Three years ago I (Chris Carr) had a chance to travel through California, Colorado and Texas.  Throughout my travels I noticed a disconcerting pattern—the erasure of blackness and the marginalization of Black folks when it came to land. Whether it was gentrification of land in Denver or Austin, rural land communities void of blackness in Grand Junction, Colorado, the tech industries that took over in Northern California displacing Black Folks in the Oakland and San Francisco area or Los Angeles and the conversations people were having around  immigration and Black folks being moved out of areas that were traditionally Black owned now  consumed by white developers—the phenomenon seemed to reach as far and wide as the land did.

While in Colorado, I started asking questions, the first of which was simply how is there so much open land and the second being who owns all his land? I was fascinated to see how little rural land is owned by Black people in this country and even more fascinated to see that there was more rural land owned by Black folks 100 years ago than there is now. I wondered why Black people seemingly gave up on rural land and farming? It didn’t take long to realize that it wasn’t by choice—actual government policies and legislation put in place to marginalize Black folks and dispossess them of their land were responsible for this drastic change. I also noticed private institutions that made land ownership for Black folks difficult - whether it be the people who wouldn't sell to them or the banks that wouldn't give them loans.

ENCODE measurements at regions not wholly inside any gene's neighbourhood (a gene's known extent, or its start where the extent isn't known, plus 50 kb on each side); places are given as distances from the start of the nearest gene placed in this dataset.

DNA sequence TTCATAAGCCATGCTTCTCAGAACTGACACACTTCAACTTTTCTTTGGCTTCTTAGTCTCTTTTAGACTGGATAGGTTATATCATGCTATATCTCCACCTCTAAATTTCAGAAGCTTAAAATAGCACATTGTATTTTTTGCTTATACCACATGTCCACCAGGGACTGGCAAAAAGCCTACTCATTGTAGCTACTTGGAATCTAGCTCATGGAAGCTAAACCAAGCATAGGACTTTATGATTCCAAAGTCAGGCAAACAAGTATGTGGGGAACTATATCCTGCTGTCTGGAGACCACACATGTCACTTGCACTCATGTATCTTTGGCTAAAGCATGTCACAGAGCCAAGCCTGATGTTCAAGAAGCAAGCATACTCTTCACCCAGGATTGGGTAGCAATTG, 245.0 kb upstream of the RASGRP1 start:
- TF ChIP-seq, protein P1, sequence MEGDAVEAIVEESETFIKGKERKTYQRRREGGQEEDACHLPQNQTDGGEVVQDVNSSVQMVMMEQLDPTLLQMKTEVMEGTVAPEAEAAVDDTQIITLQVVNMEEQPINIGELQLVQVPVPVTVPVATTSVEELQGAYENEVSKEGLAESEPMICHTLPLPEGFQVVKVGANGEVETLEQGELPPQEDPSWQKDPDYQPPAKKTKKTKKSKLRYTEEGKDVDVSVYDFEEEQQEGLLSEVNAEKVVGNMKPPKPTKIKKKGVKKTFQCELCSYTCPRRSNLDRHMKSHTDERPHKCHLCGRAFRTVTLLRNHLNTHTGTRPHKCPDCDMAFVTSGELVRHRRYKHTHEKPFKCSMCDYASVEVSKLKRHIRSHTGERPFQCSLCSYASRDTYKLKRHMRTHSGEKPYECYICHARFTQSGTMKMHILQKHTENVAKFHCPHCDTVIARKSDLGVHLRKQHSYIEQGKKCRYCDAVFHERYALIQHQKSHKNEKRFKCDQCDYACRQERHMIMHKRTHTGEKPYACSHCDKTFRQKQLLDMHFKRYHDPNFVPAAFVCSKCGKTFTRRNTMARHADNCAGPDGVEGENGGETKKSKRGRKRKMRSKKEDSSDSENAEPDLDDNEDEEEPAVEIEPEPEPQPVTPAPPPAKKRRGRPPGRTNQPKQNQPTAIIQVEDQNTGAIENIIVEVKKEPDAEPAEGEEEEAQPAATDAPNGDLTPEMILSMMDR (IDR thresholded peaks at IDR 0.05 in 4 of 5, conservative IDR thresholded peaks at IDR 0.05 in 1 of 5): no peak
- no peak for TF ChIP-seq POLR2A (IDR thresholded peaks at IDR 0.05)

After a number of months, milling over the findings and reflecting I realized people of African descent being landless or displaced is an issue that has occurred anywhere colonialism has happened. I also realized not enough is being done to combat the historical, systematic and institutionalized marginalization experienced by people of African descent when it comes to land ownership. So with the help of my partner and some other folks we started a grassroots organization and named it bluntly—Black Land Ownership. The goal of Black Land  Ownership is  simple—we aim to reverse the data and the damage by . . .